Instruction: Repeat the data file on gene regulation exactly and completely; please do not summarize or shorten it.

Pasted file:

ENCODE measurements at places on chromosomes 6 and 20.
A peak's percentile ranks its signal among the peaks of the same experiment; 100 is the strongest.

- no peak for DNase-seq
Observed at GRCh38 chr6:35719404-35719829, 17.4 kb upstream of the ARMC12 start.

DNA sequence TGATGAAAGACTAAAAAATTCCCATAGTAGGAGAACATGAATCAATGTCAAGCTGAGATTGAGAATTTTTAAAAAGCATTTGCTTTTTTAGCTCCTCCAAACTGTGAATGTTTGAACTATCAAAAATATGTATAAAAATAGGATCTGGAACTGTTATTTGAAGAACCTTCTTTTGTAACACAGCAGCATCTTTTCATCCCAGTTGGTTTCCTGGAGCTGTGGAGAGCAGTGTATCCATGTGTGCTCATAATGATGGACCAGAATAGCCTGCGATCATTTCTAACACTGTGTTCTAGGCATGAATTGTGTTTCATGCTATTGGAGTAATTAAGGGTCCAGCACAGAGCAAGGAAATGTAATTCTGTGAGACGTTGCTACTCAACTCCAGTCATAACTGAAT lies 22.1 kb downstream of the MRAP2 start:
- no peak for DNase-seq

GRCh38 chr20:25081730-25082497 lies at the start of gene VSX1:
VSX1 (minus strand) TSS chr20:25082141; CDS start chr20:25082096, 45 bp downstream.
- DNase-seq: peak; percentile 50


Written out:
ENCODE measurements at places on chromosomes 6 and 20.
A peak's percentile ranks its signal among the peaks of the same experiment; 100 is the strongest.

- no peak for DNase-seq
Observed at GRCh38 chr6:35719404-35719829, 17.4 kb upstream of the ARMC12 start.

DNA sequence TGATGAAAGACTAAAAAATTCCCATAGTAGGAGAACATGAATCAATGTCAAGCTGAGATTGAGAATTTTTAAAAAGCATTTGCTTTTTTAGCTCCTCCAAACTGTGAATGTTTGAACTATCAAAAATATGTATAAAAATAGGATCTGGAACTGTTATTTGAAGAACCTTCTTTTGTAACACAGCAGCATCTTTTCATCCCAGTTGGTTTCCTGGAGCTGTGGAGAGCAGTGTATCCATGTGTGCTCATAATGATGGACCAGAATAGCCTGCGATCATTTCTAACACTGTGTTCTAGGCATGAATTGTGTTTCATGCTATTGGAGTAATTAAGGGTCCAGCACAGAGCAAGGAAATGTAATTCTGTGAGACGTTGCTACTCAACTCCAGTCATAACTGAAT lies 22.1 kb downstream of the MRAP2 start:
- no peak for DNase-seq

GRCh38 chr20:25081730-25082497 lies at the start of gene VSX1:
VSX1 (minus strand) TSS chr20:25082141; CDS start chr20:25082096, 45 bp downstream.
- DNase-seq: peak; percentile 50